|Mindy Stricke's Grief Landscapes|
It all started with a questionnaire about Riley and about how I was grieving immediately after his death. There were questions about him and about physical things that make me think of him. I wrote about his beloved stuffed penguins--Freddie and Freddie Jr.--as well as his love of baseball and of the color green and garlic and Tabasco. From there, she photographed an object in extreme close-up. In this case, it was green Tabasco. The finished product, according to her project's web site is meant to evoke "the memory of the person who died, transforming it into an abstract landscape inspired by the participant’s grief story."
A few weeks before Riley was featured on her website, Mindy emailed the image she created to me. She told me that she had played with lot of different angles to photograph the Tabasco bottle and also tried working with the liquid itself. “The process ended up being a mixture of trying to find the most interesting image while channeling the tone of what you wrote. I was going for some of the gray scale you described, and I liked the serendipity of the pinprick of light in the middle of the image, which is Riley to me,” she wrote to me.
I made the mistake of downloading the image on my phone while I was standing outside the bank causing me to burst into tears. I so love the idea of Riley being that center force of light on some kind of buoyant green sphere. In addition to capturing the landscape that I described in the questionnaire, the image also reminds me of a breast which is also fitting.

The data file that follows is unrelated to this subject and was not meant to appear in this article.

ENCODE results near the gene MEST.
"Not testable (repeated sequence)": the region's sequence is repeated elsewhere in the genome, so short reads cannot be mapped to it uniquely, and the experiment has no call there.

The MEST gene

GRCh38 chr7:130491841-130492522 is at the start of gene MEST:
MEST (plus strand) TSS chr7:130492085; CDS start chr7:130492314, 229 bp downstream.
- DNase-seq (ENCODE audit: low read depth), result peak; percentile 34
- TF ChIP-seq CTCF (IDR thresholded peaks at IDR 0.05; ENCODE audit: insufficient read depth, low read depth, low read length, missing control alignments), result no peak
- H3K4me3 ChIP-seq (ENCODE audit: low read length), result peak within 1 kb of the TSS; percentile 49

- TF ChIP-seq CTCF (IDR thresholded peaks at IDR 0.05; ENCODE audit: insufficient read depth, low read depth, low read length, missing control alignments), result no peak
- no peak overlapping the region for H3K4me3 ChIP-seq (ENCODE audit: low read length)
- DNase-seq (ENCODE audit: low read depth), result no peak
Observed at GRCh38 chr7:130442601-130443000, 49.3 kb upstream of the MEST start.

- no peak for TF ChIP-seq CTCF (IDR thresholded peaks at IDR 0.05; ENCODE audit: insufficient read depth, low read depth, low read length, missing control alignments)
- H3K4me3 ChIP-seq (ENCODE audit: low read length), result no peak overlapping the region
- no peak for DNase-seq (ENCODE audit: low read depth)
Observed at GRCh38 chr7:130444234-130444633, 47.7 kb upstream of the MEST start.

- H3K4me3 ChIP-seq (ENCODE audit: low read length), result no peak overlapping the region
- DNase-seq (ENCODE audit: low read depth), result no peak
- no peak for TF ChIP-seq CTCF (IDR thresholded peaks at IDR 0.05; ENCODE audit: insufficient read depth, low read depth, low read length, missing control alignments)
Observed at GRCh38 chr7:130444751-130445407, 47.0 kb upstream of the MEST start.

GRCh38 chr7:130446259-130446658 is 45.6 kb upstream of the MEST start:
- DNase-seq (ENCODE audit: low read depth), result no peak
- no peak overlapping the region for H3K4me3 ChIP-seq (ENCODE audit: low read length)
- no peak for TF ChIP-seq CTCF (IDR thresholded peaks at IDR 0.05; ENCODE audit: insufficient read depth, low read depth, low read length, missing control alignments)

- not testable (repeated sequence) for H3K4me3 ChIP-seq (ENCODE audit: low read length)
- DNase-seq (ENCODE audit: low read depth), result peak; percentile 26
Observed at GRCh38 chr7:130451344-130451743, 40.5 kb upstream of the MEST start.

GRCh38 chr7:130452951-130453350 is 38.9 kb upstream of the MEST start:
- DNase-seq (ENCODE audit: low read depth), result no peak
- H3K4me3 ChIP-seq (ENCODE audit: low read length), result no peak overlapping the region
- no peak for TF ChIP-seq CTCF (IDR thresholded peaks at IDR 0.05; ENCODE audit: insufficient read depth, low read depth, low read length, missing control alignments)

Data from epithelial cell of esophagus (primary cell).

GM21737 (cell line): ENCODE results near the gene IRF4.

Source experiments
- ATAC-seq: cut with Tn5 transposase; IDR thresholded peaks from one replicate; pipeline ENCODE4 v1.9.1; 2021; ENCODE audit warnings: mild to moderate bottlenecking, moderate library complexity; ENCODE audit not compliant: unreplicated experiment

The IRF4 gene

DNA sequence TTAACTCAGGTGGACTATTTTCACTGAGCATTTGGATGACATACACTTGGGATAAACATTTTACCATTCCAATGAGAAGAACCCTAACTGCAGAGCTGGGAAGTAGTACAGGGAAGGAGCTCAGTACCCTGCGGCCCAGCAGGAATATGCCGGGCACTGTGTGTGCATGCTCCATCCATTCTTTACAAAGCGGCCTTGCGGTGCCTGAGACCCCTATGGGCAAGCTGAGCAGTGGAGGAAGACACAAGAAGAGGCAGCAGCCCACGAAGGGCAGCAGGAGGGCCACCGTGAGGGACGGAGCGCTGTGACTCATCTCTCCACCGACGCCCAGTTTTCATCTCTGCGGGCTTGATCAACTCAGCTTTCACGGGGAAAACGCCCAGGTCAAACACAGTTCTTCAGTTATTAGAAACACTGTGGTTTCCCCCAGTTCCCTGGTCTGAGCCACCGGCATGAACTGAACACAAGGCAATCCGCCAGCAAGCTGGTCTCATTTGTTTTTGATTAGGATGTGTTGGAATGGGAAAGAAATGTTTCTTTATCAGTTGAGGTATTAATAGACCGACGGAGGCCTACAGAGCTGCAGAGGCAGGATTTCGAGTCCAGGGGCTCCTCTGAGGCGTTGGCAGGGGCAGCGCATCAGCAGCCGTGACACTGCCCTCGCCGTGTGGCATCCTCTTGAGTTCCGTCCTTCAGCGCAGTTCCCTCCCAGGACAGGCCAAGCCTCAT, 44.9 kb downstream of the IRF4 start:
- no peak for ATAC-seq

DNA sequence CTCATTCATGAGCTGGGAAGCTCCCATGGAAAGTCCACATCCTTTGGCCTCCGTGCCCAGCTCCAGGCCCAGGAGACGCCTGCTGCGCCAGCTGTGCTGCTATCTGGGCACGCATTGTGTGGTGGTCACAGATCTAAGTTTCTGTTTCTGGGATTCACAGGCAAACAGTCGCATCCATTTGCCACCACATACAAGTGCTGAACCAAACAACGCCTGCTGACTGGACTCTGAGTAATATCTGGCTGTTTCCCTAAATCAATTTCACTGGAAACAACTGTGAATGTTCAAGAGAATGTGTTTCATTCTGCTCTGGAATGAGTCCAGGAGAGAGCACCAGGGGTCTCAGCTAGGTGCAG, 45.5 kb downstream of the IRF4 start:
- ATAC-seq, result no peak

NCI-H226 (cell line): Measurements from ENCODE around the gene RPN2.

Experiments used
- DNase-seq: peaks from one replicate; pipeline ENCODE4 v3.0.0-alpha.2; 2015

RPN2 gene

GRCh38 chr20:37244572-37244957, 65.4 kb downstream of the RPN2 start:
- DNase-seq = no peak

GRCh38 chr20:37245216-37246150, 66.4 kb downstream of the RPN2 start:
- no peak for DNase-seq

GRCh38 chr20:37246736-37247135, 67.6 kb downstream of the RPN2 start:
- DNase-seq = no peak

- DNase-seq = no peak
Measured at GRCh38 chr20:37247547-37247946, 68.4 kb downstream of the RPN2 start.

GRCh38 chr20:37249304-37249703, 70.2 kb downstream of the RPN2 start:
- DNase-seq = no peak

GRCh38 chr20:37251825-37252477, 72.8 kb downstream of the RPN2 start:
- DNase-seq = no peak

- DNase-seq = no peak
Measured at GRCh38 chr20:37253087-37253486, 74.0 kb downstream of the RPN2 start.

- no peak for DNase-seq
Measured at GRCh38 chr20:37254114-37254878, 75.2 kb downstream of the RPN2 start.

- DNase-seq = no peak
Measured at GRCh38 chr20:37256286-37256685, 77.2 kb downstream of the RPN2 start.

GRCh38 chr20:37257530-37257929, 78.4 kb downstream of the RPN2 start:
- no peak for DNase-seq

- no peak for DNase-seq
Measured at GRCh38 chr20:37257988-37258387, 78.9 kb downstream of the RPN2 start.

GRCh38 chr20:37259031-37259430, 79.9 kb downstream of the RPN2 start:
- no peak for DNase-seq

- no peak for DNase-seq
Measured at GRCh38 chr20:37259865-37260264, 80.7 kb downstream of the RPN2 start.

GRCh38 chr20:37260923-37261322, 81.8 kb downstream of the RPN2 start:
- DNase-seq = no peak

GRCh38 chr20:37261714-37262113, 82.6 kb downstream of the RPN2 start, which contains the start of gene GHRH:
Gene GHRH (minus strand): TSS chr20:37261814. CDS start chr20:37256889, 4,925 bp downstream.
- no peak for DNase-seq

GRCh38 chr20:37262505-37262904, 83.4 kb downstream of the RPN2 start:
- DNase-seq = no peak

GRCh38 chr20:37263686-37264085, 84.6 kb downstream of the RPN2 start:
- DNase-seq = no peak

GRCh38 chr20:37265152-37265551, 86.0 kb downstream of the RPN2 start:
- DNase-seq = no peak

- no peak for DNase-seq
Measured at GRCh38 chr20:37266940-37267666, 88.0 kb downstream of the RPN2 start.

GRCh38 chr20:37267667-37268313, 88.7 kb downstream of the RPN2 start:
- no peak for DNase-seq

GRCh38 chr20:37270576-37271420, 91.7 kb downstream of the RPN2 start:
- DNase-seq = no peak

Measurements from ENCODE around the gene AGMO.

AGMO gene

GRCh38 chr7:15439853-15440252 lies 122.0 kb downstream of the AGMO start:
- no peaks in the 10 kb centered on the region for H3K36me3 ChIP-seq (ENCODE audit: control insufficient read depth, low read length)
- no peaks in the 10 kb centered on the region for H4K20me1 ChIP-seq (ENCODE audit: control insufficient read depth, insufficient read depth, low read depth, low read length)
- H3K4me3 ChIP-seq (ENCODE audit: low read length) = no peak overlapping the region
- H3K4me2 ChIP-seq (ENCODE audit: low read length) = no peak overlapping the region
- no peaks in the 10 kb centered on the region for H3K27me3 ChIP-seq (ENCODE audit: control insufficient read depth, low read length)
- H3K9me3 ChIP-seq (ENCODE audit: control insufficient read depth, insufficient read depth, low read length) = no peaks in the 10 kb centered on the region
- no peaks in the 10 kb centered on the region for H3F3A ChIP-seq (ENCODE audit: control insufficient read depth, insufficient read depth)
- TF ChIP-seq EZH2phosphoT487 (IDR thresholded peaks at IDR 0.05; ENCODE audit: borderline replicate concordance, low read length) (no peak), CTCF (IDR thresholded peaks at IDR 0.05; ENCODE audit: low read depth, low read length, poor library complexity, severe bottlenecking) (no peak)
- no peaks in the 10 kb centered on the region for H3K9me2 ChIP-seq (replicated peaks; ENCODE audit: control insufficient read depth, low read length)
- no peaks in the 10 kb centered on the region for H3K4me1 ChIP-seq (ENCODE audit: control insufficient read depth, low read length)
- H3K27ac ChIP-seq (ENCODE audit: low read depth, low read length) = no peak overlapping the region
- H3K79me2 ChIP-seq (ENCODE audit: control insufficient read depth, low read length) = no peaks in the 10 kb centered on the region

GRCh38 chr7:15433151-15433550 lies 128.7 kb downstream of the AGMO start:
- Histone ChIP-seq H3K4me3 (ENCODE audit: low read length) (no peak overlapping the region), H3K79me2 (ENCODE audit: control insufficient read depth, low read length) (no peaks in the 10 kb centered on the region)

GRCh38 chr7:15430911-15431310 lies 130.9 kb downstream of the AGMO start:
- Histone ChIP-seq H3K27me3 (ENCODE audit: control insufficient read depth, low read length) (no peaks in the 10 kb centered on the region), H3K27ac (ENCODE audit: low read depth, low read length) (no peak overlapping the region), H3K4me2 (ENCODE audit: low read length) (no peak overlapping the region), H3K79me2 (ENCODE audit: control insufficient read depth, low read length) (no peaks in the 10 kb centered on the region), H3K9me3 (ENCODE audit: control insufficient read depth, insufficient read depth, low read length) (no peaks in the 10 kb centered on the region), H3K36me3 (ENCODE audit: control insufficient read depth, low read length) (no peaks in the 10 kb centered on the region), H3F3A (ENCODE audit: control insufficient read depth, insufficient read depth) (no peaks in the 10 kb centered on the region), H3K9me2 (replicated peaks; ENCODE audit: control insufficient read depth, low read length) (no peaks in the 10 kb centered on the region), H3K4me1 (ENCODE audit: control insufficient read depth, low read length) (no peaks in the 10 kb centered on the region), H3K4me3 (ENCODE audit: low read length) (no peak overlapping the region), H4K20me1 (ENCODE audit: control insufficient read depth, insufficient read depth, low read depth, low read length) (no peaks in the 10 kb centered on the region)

When Riley was a baby, all I wanted to do was keep him alive with my body, as if my body alone could save him from the physical defects he was born with. And when he wasn't allowed breast milk for 12 weeks when he was 15 months old because it was too rich for his damaged lymphatic system (injured during his second heart surgery), I was determined to continue using the breast pump so that I could nurse him again when the doctors said his lymph system had healed. Breastfeeding was the thing I latched onto, the thing that I wanted control over. It seemed we had control over very little and I wanted to decide with Riley when to wean him--not the hospital or the doctors or the situation.
Thank you, Mindy Stricke, for allowing me (and Riley) to be a part of your beautiful project honoring grief.
All of the people and stories in the series have resonated with me in some way. A sentence or a image or a feeling... They are beautiful and powerful and offer a glimpse into real grief. The more we are open to learning about grief and understanding grief, the more we can relate to each other as humans because loss and grief is as much a part of life as birth and love.
Now go see it and read it. It's worth the next five minutes of your day.